Figure 2. OTUD3 knockdown suppresses HCC cell growth in vitro and in vivo. (A) qRT-PCR analysis of OTUD3 mRNA level in normal liver cell HL7702 and HCC cell lines. (B, C) Western blot showing the protein expression of OTUD3 in normal liver cell HL7702 and HCC cell lines. (D) EdU assay evaluating the proliferation ability for HCCLM3 cells transfected with control shRNA or shRNA targeting OTUD3. Right panel is quantification of the results of the EdU assay. (E) CCK8 examining the effect of OTUD3 knockdown on the proliferation of HCCLM3 cell. (F) Luciferase intensity of the nude mice (n=6 per group) injected with luciferase-expressing HCCLM3 cells stably transfected with shNC or shRNA targeting OTUD3 were detected by IVIS, Representative images obtained are shown. (G, H) Tumour sizes and tumour weights of HCCLM3-shNC or HCCLM3-shOTUD3 group of nude mice were measured and corresponding tumour growth curves were obtained. (I) Immunofluorescence staining of Ki67 in subcutaneously tumour of nude mice injected with HCCLM3 cells stably transfected shOTUD3 or shNC (Scale bar: 100μm; Magnification: 200X). *P< 0.05, **P<0.01 by t-tests.
To further determine the biological function of OTUD3 in HCC cell proliferation, we used a xenograft mouse model to assess the role of OTUD3 in HCC growth. Nude mice were injected subcutaneously with luciferase-labeled control or OTUD3 stable knockdown HCCLM3 cells to enable monitoring of HCC growth. Imaging analysis by IVIS indicated that the tumor size of mice in the shOTUD3 group was much smaller compared with the control group on the 30th day (Figure 2F). Furthermore, our data showed that stable OTUD3 interference in HCCLM3 cells contributed to a decreased tumor volume and weight (Figure 2G, 2H). Additionally, we performed immunofluorescence staining to detect the expression of the cell proliferation biomarker Ki67 using subcutaneous xenograft tissue sections from nude mice. Our results demonstrated that Ki67 expression was markedly lower in the shOTUD3 group compared with the control group (Figure 2I). Moreover, Huh7 cells with stable OTUD3 overexpression and control Huh7 cells were inoculated into nude mice subcutaneously. Our data demonstrated that the tumors of nude mice in the OTUD3 overexpression group grew much quicker and to higher weights compared with the control group (Supplementary Figure 4A, 4B). Collectively, our data reveal the crucial function of OTUD3 in controlling cell growth in HCC cells, which could inhibit HCC growth with OTUD3 knockdown.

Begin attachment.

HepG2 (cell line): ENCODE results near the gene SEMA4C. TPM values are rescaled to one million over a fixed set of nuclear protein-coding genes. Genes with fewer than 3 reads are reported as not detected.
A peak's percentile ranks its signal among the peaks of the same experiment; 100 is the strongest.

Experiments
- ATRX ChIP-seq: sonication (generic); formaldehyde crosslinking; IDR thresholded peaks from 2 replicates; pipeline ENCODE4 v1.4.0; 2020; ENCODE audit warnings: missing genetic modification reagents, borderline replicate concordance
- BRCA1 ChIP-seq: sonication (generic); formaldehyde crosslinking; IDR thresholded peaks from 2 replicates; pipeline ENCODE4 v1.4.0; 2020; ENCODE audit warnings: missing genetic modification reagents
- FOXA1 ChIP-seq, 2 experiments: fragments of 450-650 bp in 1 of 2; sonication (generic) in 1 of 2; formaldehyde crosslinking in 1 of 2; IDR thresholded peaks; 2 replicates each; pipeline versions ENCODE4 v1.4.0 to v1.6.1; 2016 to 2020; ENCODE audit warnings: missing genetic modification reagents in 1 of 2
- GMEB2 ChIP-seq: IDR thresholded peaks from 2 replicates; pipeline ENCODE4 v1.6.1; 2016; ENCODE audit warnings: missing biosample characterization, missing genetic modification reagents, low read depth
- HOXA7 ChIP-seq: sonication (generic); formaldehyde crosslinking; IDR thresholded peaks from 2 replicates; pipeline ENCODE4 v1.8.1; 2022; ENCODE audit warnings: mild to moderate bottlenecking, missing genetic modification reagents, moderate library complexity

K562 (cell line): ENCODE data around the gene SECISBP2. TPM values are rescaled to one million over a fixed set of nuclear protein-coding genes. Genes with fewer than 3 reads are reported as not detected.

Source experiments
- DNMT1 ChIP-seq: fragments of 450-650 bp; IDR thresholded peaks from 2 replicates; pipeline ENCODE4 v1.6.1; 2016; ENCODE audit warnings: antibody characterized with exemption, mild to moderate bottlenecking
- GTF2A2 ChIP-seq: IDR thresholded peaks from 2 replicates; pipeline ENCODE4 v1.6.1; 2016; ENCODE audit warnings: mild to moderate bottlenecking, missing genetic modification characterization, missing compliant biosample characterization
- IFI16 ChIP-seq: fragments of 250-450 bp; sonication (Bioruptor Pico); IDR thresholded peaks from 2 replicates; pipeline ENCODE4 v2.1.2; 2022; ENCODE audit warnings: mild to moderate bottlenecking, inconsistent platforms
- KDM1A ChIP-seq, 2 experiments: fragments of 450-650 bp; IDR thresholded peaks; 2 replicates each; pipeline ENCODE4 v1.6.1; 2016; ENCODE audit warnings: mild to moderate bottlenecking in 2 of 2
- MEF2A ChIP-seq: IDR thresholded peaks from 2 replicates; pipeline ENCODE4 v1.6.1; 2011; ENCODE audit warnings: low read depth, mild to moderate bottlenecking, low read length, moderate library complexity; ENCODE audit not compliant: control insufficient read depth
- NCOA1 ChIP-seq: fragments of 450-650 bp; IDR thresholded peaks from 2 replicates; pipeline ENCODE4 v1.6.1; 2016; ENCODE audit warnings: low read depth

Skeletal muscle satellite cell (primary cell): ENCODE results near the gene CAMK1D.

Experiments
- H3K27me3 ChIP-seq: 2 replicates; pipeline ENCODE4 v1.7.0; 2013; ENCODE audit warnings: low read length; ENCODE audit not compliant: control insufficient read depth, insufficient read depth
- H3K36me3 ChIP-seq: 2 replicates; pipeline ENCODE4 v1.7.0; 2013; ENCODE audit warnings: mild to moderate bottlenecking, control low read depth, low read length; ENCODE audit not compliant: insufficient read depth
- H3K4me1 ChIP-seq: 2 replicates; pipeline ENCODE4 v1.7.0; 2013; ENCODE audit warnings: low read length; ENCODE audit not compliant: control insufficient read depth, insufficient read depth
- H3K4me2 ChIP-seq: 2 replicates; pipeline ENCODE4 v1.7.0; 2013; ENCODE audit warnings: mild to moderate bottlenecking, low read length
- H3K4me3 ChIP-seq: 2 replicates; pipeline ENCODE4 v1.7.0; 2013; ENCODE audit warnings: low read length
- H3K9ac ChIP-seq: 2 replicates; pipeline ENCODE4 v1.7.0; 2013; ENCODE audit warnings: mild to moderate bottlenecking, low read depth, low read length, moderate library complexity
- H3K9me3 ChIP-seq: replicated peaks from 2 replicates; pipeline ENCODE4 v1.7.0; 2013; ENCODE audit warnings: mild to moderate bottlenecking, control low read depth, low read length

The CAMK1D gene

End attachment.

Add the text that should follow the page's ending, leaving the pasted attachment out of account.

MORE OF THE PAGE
OTUD3 drives HCC cell invasion and migration in vitro and in vivo
To verify the impact of OTUD3 on HCC cell invasion and migration, we performed transwell migration and invasion assays and wound healing assays. Through the transwell migration and invasion assays, we found that stable OTUD3 knockdown significantly inhibited HCCLM3 and HepG2 cells migration and invasion (Figure 3A, 3B and Supplementary Figure 2C, 2D). Moreover, the wound healing assay also indicated that OTUD3 knockdown abated HCC cell migration capability (Figure 3C, 3D and Supplementary Figure 2E, 2F). Conversely, we found that OTUD3 upregulation markedly promoted cell metastatic ability through transwell migration and invasion assays and wound-healing assays (Supplementary Figure 3C–3F).